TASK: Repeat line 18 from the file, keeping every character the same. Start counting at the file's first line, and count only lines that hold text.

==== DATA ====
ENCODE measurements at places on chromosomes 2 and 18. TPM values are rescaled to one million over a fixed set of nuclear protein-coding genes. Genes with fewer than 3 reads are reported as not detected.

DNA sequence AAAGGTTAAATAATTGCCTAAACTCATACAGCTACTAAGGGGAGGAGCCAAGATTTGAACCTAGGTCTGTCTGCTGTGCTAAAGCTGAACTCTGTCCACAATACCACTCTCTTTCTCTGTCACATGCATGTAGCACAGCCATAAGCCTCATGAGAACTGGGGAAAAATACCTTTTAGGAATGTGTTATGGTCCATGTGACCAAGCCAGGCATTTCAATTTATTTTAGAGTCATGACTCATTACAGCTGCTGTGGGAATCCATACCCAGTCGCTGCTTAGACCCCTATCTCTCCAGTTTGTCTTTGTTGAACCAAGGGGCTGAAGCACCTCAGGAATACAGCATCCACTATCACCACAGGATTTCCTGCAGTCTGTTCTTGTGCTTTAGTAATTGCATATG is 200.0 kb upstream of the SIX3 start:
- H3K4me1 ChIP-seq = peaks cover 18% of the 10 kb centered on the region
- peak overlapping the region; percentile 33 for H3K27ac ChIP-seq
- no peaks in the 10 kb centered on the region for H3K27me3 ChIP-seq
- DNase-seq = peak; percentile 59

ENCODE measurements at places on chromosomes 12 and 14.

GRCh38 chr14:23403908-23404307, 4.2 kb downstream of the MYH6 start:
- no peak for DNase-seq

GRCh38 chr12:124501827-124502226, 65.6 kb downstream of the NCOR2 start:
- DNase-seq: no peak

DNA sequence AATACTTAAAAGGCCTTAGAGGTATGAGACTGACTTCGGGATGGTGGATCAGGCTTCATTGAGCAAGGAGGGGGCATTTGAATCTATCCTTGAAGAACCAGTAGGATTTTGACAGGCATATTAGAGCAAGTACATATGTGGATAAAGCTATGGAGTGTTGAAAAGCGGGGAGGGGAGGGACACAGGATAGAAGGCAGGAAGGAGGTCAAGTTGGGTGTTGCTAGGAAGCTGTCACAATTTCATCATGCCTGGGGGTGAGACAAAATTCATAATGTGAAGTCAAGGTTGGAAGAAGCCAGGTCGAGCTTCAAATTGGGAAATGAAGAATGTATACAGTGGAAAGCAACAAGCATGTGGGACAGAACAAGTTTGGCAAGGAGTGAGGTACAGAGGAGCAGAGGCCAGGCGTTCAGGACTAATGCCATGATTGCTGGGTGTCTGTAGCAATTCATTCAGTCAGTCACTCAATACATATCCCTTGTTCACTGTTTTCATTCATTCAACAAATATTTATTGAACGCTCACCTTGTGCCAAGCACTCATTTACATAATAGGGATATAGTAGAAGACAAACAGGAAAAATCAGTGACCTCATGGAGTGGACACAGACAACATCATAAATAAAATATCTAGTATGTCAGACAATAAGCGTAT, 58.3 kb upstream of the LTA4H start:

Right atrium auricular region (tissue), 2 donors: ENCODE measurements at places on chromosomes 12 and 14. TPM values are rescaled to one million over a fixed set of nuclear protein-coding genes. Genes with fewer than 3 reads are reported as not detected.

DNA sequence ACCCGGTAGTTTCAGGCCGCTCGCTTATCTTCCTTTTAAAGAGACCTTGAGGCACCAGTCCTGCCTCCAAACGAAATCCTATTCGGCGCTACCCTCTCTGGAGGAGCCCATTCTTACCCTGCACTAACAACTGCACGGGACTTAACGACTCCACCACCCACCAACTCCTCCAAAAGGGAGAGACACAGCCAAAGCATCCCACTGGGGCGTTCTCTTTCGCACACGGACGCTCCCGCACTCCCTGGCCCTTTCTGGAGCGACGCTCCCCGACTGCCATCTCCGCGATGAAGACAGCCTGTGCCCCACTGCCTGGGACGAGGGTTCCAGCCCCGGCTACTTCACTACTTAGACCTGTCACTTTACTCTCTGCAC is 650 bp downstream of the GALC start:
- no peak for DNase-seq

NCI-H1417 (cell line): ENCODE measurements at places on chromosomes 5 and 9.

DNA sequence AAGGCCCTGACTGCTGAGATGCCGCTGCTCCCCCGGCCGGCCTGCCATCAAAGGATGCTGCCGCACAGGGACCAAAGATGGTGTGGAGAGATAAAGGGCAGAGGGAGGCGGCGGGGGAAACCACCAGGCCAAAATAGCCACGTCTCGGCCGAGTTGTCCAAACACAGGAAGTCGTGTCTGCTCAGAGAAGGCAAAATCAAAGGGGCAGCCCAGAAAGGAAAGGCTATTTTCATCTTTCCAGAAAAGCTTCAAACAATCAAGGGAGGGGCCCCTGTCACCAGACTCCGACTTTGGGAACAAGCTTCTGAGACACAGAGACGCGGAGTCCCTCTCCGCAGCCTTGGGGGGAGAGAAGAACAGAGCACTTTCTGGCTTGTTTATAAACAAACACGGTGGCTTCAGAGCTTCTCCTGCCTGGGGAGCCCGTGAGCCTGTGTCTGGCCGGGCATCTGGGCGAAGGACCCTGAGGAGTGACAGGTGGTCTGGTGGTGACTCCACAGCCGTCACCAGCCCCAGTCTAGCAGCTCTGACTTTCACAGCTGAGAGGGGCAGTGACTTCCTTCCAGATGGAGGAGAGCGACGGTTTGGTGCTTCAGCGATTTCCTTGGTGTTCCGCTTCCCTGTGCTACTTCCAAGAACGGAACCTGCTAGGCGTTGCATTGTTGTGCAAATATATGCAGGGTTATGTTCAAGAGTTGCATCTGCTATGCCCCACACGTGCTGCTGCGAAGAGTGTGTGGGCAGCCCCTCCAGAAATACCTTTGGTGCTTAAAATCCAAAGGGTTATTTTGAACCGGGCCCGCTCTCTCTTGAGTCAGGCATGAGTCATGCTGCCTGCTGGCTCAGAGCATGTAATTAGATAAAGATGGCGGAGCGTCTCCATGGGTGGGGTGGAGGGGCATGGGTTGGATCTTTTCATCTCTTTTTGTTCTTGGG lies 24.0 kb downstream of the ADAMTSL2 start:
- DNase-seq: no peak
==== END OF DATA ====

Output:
- DNase-seq: no peak